Is the Stitcher deal a step toward a closed podcast ecosystem?

Big moves at Midroll Media and EW Scripps. Okay, two big things from Midroll:

(1) E.W. Scripps, the parent company of Midroll Media, has acquired Stitcher, the podcasting app that’s widely considered to be the most popular alternative to the default Apple podcast app, for $4.5 million in cash. According to the Wall Street Journal report on the move yesterday, Stitcher will now operate under Midroll, with the former’s dozen-or-so employees being transferred onto Midroll’s payroll. Stitcher previously operated under Deezer, the French streaming audio company, after the latter acquired it for an undisclosed sum in October 2014. Stitcher had been quiet in terms of new developments ever since.

Acquisition talks started in earnest in early January, Midroll’s vice president of business development Erik Diehn told me over the phone yesterday. “It’s one of those things where serendipity drove the whole process,” he said, adding that both companies had compelling strategic reasons for the acquisition. In a separate call, Midroll CEO Adam Sachs provided clarity on this point: “Stitcher, as we know it as a podcatcher, is the second most popular podcast player in the world, and there’s a lot of value in there right off the bat,” he said. “But there are a lot of other pieces that are also really valuable, like the fact they come with a strong technology team.” Sachs pointed out how Midroll’s technology team has up until this point been fairly small, a state of affairs that complicates the fact that the company is increasingly pushing deeper into initiatives that require a lot more tech talent, like its premium subscription app Howl.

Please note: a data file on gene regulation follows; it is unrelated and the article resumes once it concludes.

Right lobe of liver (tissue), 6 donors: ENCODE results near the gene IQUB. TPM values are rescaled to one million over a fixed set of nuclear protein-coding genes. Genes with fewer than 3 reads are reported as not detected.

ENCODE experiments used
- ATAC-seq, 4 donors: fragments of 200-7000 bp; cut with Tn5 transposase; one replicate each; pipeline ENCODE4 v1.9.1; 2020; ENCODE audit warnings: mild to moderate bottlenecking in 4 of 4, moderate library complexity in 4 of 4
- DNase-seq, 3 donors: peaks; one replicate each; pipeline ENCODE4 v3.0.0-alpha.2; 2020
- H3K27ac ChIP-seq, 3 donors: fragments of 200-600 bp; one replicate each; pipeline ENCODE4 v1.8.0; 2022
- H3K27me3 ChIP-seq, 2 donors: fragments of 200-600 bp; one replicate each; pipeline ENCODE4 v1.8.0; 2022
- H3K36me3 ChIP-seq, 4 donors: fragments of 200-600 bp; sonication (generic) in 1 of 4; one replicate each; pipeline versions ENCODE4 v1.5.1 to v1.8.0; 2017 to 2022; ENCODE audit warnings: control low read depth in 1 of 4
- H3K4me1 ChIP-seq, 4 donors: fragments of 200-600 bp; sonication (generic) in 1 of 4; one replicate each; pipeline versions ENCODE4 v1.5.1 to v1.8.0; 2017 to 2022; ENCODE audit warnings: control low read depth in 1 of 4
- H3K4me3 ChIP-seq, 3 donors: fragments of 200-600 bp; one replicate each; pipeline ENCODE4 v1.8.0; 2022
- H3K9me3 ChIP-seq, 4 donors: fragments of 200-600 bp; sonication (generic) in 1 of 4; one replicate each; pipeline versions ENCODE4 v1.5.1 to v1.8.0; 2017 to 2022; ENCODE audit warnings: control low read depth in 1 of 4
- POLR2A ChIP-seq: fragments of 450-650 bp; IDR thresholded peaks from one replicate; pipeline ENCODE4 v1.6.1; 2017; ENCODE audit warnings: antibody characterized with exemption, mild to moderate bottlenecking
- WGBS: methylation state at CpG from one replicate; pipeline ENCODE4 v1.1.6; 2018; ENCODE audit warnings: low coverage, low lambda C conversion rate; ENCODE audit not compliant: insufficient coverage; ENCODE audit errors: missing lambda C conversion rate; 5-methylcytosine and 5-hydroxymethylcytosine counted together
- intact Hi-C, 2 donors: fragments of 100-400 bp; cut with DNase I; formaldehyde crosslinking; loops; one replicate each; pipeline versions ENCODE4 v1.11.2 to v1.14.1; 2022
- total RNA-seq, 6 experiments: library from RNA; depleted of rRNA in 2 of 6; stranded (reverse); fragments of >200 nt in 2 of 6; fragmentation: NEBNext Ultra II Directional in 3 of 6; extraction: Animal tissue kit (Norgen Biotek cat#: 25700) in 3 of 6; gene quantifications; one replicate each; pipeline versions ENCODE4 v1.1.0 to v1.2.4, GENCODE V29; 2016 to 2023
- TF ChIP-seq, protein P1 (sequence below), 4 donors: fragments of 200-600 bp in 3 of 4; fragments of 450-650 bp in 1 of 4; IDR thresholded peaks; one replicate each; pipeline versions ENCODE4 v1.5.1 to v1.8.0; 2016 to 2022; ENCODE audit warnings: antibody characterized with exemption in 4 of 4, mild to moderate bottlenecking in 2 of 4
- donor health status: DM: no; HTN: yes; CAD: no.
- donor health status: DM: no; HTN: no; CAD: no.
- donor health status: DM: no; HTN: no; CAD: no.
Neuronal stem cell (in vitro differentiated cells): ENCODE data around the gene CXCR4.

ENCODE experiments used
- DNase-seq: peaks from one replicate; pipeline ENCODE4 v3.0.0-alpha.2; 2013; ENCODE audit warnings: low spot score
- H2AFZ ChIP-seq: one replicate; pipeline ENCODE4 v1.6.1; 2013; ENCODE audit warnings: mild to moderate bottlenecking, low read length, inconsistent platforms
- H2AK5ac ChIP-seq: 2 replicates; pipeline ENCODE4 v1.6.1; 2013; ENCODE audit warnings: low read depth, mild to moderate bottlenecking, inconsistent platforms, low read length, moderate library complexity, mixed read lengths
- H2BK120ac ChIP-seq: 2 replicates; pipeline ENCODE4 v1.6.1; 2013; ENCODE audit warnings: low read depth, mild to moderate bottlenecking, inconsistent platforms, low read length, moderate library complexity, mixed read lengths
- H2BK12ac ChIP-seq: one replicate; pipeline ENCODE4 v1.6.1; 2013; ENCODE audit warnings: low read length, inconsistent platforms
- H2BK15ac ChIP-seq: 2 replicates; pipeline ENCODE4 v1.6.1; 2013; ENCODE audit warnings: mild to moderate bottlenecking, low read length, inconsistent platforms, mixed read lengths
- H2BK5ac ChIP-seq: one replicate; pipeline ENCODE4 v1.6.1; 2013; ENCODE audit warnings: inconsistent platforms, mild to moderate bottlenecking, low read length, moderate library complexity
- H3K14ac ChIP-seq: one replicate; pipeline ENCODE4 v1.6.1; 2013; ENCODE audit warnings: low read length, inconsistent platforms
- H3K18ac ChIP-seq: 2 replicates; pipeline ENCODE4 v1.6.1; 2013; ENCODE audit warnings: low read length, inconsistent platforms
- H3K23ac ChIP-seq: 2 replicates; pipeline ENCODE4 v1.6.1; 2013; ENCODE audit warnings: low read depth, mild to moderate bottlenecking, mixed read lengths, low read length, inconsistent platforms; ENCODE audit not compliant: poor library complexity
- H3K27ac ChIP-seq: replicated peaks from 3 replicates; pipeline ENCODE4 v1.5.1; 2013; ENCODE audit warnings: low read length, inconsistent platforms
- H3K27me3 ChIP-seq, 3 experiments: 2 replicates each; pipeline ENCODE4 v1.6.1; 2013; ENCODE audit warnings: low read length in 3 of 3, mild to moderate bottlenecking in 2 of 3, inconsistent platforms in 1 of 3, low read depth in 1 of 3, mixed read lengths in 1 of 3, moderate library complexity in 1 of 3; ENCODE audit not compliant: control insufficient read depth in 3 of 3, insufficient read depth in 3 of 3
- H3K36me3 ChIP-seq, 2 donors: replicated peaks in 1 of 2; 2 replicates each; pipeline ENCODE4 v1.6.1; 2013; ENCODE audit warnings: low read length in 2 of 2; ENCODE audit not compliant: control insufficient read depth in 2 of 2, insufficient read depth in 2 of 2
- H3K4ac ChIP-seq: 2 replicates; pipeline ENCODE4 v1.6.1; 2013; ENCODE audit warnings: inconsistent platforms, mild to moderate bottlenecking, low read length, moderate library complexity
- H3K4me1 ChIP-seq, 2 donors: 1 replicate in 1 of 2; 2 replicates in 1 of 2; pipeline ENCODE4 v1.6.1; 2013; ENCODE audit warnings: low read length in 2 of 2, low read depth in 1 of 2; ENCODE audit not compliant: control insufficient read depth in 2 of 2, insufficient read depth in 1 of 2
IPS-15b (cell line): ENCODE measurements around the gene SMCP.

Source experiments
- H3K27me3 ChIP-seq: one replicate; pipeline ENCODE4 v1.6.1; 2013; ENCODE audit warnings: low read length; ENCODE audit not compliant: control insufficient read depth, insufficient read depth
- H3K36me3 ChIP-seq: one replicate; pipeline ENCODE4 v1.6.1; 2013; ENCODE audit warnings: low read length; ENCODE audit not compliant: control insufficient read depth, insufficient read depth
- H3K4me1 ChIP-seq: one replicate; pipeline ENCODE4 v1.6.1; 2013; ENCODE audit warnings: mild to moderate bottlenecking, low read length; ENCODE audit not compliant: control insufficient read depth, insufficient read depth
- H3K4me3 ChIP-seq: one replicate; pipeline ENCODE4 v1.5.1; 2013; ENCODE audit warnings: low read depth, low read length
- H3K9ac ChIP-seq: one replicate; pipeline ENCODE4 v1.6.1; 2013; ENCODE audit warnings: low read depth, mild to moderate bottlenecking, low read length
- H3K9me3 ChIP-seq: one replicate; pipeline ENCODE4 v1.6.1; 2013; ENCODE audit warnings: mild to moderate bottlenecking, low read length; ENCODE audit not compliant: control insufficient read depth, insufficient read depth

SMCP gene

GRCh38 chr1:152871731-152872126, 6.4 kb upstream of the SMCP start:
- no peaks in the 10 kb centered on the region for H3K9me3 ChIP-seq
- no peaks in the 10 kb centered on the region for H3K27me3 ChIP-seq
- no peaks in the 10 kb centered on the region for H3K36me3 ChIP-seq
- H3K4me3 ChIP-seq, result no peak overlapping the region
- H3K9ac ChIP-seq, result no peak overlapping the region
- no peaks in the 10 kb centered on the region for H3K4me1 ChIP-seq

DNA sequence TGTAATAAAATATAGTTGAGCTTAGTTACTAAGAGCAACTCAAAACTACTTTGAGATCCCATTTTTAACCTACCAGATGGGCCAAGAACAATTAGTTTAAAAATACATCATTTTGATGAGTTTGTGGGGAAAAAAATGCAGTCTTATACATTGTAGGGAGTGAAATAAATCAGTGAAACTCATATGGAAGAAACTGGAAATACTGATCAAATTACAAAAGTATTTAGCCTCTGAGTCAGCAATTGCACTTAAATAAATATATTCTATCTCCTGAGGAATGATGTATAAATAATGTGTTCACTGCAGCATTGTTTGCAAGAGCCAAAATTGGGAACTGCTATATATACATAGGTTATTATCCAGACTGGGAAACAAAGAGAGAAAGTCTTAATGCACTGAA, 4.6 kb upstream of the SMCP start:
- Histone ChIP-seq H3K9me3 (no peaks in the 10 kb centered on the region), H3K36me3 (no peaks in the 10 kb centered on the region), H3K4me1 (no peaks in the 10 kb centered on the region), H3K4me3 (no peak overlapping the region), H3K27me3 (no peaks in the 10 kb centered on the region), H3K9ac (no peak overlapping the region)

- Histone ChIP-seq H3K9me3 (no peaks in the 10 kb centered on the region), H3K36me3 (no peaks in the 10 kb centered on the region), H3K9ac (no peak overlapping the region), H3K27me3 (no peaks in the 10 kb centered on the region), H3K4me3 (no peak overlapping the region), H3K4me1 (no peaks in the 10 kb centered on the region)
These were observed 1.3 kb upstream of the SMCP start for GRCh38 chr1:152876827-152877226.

Speaking of Howl, it remains unclear how Stitcher will affect that particular piece of the company’s business. Diehn told The Wall Street Journal that at some point, the apps will “intersect,” and he told me that any plans for such intersection is TBD. “One thing we don’t want to do is disrupt Stitcher, and we don’t want Stitcher to disrupt Midroll,” Diehn said. He further added that Midroll aims to leave Stitcher’s role as a provider-agnostic platform intact, in that it will continue serving users podcasts regardless of where they come from. “We won’t turn it into a walled garden, we’re leaving ads intact, and you won’t start seeing a giant feed of Comedy Bang Bang and Lauren Lapkus and the occasional Midroll show,” Diehn said.

The acquisition met some criticism, however, particularly from Overcast app creator Marco Arment and prominent tech blogger John Gruber, both of whom are strong voices in the podcasts-as-extension-of-the-open-web contingent of the ecosystem. They highlighted Stitcher’s nature as a proprietary platform, whose possible dominance — combined with some suboptimal elements of the platform’s agreements with creators — will lead to a closed ecosystem that’s bad for both creators and consumers . Both posts are worth the read (you can find them here and here). Midroll’s vice president of sales and development Lex Friedman tweeted his disagreement, of course, and promised a more substantial rebuttal in a blog post to come.

All right, so there’s that, but then there’s also the bombshell that…

(2) Adam Sachs, the company’s CEO, is stepping down. Sachs has been the CEO of Midroll since June 2014, taking over from Jeff Ulrich, one of the company’s original founders. He shepherded the company through its acquisition by Scripps in July 2015 for $50 million. Previously, Sachs was the co-founder of Stepout, a dating app acquired by IAC in September 2013.

Sachs first announced his departure to the company in an email sent out last Tuesday. “The truth is that I’ve been running a startup (Stepout and then Midroll) for nearly a decade and that’s exhausting!”, he wrote. “Still, at my core, I’m an entrepreneur. I still have the fire in my belly to build companies.”

According to the note, he will remain at the company for another week, after which he will spend another month on a consulting basis to aid with the transition. There is no clear successor or succession plan in place, though Diehn and Friedman are expected to take up the brunt of Sach’s managerial responsibilities. Sachs told me that a replacement might not take place any time soon, but added that he believes the company has a strong enough management team to handle the interim.